NEW YORK (CNN/Money) -
Orders for goods made in U.S. factories fell in February, the government said Tuesday, contrasting with recent signs that the long-suffering manufacturing sector is recovering from an 18-month slump.
Factory orders fell 0.1 percent in February to a seasonally adjusted $323.8 billion after a revised 1.1 percent gain in January, the Commerce Department reported. It was the first drop since November, and economists surveyed by Briefing.com expected factory orders to rise 1 percent.
"The manufacturing sector has turned the corner and improved, but it is not likely to push the economy to a level of growth that will make policy makers nervous or financial markets nervous [about higher interest rates]," said Anthony Chan, chief economist at Banc One Investment Advisors. "It's steady growth, which is better than rapid growth that would likely be snuffed out by the Federal Reserve."
U.S. stock prices continued to fall after the report, while Treasury bond prices recovered from earlier losses and rose in midday trading. Markets were largely driven by fears about oil prices, which hit six-month highs as violence in the Middle East continued and Iraq threatened an embargo.
Orders for durable goods, items such as cars and computers, that are meant to last three years or longer, rose $3.2 billion, or 1.8 percent, to $180.5 billion, the third straight month of gains. But orders for non-durable goods fell $3.4 billion, or 2.4 percent, to $143.3 billion. Shipments of all manufactured goods fell $5.8 billion, or 3.2 percent, to $178.7 billion.
The report followed Monday's announcement by the Institute of Supply Management that its closely watched index of manufacturing activity showed expansion for the second straight month in March, as the sector continued to show signs of recovery.
"A lot of people don't understand that the ISM number is not actually an output number," said Lara Rhame, economist with Brown Brothers Harriman. "It's the equivalent of consumer confidence, but for businesses. So certainly outlook has improved, but it remains to be seen how clearly that will translate into actual activity."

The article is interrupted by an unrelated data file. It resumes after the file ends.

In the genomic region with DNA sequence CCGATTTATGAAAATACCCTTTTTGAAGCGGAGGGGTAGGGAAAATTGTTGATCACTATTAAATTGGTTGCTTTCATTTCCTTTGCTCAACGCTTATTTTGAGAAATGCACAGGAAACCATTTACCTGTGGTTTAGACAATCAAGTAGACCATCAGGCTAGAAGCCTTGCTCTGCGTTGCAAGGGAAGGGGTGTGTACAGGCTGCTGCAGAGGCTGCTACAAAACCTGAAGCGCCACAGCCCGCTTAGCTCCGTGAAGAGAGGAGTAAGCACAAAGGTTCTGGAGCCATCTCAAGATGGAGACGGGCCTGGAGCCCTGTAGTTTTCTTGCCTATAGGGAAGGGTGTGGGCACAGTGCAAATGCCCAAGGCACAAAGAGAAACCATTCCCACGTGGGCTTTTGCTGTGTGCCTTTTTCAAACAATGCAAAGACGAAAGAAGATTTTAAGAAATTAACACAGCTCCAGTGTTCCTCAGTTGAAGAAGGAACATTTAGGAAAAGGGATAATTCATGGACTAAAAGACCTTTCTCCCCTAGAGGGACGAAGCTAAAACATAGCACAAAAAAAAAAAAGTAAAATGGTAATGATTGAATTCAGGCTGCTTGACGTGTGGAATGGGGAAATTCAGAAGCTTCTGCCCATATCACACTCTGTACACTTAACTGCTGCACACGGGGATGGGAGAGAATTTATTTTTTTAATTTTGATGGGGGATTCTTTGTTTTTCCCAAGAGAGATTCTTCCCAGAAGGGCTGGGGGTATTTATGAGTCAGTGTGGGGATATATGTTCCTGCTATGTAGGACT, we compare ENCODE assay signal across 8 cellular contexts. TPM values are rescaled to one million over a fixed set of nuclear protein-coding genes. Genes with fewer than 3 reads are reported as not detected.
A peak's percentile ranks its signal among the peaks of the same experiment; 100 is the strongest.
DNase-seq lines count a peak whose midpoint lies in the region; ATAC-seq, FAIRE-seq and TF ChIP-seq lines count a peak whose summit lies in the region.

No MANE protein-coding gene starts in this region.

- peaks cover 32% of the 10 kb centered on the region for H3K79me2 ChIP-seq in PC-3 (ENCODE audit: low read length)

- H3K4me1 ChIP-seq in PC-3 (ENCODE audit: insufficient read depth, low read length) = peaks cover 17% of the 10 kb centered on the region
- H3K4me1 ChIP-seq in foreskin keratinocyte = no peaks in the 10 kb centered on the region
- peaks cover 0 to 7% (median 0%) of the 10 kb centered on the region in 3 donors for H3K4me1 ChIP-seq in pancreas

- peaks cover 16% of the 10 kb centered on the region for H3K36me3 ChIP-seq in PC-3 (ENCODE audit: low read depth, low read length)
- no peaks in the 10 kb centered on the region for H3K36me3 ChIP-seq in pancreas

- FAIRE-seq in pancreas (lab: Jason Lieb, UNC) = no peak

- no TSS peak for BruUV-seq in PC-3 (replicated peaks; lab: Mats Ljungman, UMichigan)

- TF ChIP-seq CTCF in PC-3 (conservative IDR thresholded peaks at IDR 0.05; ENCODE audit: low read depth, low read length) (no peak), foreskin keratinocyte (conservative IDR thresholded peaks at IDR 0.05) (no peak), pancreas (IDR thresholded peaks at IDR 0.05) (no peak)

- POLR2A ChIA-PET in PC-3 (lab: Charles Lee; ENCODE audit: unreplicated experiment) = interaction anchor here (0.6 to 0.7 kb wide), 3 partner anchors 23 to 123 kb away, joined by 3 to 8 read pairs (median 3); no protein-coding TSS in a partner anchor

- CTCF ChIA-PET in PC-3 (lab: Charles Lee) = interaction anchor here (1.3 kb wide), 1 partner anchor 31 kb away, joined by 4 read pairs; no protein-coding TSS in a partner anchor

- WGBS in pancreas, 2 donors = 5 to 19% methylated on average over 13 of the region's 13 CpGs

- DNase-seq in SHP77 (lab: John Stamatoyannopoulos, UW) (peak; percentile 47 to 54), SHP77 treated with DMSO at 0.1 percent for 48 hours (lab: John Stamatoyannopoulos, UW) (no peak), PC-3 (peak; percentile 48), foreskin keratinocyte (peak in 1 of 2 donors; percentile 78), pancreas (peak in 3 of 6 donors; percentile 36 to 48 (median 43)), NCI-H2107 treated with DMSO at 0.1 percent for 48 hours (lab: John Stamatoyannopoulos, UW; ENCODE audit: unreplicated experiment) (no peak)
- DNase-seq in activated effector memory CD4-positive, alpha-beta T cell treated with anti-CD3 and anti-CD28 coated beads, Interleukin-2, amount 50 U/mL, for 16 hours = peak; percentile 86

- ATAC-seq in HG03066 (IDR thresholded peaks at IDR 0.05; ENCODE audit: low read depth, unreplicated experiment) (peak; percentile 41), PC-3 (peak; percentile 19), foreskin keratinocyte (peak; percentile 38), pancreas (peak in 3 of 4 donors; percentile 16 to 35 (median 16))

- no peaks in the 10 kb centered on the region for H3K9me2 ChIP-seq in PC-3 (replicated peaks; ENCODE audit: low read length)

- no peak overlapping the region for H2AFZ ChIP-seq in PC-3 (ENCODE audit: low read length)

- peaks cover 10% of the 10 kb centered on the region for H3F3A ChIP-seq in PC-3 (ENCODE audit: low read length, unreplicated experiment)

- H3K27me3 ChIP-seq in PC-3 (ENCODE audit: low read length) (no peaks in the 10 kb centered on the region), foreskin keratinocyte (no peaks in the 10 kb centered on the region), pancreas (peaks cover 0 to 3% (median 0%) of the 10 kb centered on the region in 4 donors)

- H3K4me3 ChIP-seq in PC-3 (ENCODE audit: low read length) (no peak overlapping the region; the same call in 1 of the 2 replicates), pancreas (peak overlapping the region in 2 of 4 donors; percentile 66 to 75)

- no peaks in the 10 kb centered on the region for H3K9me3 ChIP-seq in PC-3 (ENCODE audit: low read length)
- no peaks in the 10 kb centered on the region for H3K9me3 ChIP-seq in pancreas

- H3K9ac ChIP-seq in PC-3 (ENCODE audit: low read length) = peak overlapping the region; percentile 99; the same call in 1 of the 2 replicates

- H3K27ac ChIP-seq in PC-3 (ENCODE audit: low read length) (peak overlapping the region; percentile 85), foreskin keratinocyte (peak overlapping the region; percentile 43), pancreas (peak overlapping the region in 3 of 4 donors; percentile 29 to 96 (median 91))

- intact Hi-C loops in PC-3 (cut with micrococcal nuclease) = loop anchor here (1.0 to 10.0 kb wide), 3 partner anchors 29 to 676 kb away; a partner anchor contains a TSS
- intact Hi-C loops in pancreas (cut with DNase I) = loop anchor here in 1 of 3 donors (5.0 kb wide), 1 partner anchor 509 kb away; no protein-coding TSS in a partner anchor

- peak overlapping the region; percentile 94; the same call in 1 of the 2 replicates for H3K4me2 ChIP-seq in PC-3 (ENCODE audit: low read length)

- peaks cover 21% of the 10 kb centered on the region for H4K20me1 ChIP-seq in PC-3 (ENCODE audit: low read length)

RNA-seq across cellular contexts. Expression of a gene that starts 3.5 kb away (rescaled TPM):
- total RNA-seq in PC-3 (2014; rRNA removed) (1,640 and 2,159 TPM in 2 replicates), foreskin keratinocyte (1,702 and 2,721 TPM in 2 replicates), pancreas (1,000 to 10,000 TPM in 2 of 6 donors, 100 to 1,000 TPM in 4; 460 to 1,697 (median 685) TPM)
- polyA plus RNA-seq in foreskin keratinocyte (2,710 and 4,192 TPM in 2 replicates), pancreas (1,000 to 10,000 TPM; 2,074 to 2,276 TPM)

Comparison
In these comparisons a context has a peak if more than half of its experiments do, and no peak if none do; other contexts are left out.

Manufacturing suffered the most when businesses stopped spending at the end of a boom in the late 1990s. Production slowed to a crawl, inventories backed up and more than a million jobs were cut.
A record inventory reduction at the end of 2001 set the stage for a return to production at the beginning of this year, and many economists think an inventory re-stocking could add 4 percentage points of growth to first-quarter gross domestic product (GDP).
But inventories fell again in February, according to the Commerce Department report, dropping $1.9 billion, or 0.4 percent, to $441.8 billion.
To set the stage for recovery from a recession that likely began in March 2001, the Federal Reserve cut its target for short-term interest rates 11 times in 2001. But it decided at its first two policy meetings in 2002 to leave rates alone, and Fed Chairman Alan Greenspan has declared the recession over.
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Markets anticipate the Fed will start to raise rates quickly in 2002 in order to keep inflation in check, especially if oil prices surge. But Greenspan and other economists have warned that business spending might not be as robust as consumer spending, undercutting the strength of the recovery and allowing the Fed to keep rates lower for longer.
"The Fed will raise rates, but they're aware that higher energy prices might do some of their job," Banc One's Chan said, "and inflation is not so high that they need to panic."
Adding to the picture of a sluggish recovery, two measures of retail sales at U.S. chain stores fell after a disappointing Easter season.
According to a Reuters report, the Bank of Tokyo-Mitsubishi and UBS Warburg, in their Weekly Chain Store Sales Snapshot, said chain store sales fell 0.6 percent during the week ended March 30, following a 0.6 percent drop the prior week. And Instinet's Redbook Retail Sales Average slipped 1.1 percent in the four weeks ended March 30 compared with the same period last month, according to the report.